Employees enjoying a flexible work schedule will also bring some enjoyment to their employers—they’ll work longer hours and be more productive.

A report from iPass finds that 75 percent of mobile workers work more hours due to workshifting—flexible work schedules that enable employees to work whenever and wherever they want. More than half (55 percent) were working at least 10 or more additional hours each week as a result of their more flexible schedules and 12 percent were working 20 or more additional hours.

No 9 to 5 situation here: 38 percent of mobile workers work before their commute, 25 percent work during their commute, 37 percent work during lunch, and 37 percent work at night— each and every day. This information comes from iPass’s Mobile Workforce Report, which examined workshifting in today’s workplace.

But seems those employees don’t mind the extra hours. Overwhelmingly, mobile workers reported workshifting allows them to be more productive and efficient. And 64 percent of them also reported an improved work/life balance and more than half say they feel more relaxed because of their flexible work.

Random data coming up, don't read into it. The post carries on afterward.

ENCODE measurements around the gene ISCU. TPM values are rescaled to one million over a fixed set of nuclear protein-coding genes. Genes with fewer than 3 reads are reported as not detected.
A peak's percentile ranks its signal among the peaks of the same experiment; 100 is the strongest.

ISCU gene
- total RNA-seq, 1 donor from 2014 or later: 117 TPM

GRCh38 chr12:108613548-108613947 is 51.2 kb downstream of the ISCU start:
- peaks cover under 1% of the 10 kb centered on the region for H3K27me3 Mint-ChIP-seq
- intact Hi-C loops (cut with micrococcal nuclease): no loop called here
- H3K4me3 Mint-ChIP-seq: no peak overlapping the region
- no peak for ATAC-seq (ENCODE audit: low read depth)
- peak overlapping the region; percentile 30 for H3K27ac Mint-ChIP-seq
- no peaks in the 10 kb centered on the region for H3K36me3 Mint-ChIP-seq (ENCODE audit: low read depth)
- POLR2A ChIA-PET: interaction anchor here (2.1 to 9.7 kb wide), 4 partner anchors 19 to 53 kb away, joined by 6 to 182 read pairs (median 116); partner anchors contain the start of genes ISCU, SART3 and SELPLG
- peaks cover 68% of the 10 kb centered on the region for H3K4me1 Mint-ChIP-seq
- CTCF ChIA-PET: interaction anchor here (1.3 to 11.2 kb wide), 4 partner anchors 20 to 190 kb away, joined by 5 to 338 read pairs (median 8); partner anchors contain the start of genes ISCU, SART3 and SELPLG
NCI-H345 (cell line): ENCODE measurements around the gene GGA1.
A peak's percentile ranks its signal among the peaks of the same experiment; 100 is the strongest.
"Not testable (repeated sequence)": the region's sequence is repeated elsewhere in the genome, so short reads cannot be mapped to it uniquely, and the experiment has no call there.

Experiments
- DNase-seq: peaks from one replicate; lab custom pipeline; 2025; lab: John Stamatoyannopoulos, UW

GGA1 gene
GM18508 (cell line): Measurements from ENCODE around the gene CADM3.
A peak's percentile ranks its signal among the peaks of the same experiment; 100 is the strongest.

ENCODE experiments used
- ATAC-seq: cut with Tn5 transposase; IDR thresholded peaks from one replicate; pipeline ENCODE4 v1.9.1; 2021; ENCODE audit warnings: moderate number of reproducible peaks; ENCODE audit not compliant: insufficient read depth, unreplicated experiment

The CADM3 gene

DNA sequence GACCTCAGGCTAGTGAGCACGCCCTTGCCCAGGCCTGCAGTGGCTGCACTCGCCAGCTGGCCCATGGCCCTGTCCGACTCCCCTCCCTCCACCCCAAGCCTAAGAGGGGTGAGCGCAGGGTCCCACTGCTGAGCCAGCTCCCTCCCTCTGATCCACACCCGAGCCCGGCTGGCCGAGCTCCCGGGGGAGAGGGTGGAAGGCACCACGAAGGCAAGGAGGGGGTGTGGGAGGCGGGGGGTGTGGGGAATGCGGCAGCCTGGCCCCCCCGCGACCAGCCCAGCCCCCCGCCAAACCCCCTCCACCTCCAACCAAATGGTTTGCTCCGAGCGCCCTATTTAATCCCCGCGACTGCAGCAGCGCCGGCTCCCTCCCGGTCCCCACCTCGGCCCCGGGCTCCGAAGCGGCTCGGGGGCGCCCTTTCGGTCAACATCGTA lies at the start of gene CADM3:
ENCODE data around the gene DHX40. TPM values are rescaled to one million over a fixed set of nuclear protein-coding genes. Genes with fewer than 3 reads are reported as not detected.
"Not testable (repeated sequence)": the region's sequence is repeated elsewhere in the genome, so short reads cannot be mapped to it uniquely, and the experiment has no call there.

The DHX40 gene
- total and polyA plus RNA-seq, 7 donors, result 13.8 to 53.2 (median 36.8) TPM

“Even though mobile workers are putting in more hours, we are starting to see the pendulum swing back to the center on disconnecting, with 68 percent of mobile workers disengaging from technology occasionally to spend time with their families,” says Barbara Nelson, chief technology officer at iPass. “It appears that the mobile workforce is getting a better hold on their work-life balance.”

In fact, a third of them say they would look for employment elsewhere if they didn’t have a flexible work schedule. More than half (57 percent) say they would be less satisfied with their job, and 45 percent would feel less productive without their flexible schedules.

“Employee turnover is a significant expense for any company,” Nelson says. “The cost to rehire a third of your workforce would clearly cause most companies to fail. This is an important finding that enterprises should consider when making their strategic mobility decisions.”

The report, which surveyed more than 3,100 mobile employees at 1,100 enterprises worldwide, also revealed 47 percent of mobile employees work from home daily and 99 percent at least occasionally. Also, 88 percent of mobile workers report working from the road, 84 percent from a coffee shop, and 77 percent outside using a city-mesh Wi-Fi at least on an occasional basis.

And even though 95 percent of employees say their employers currently either encourage or tolerate workshifting, 40 percent would like a more flexible work environment.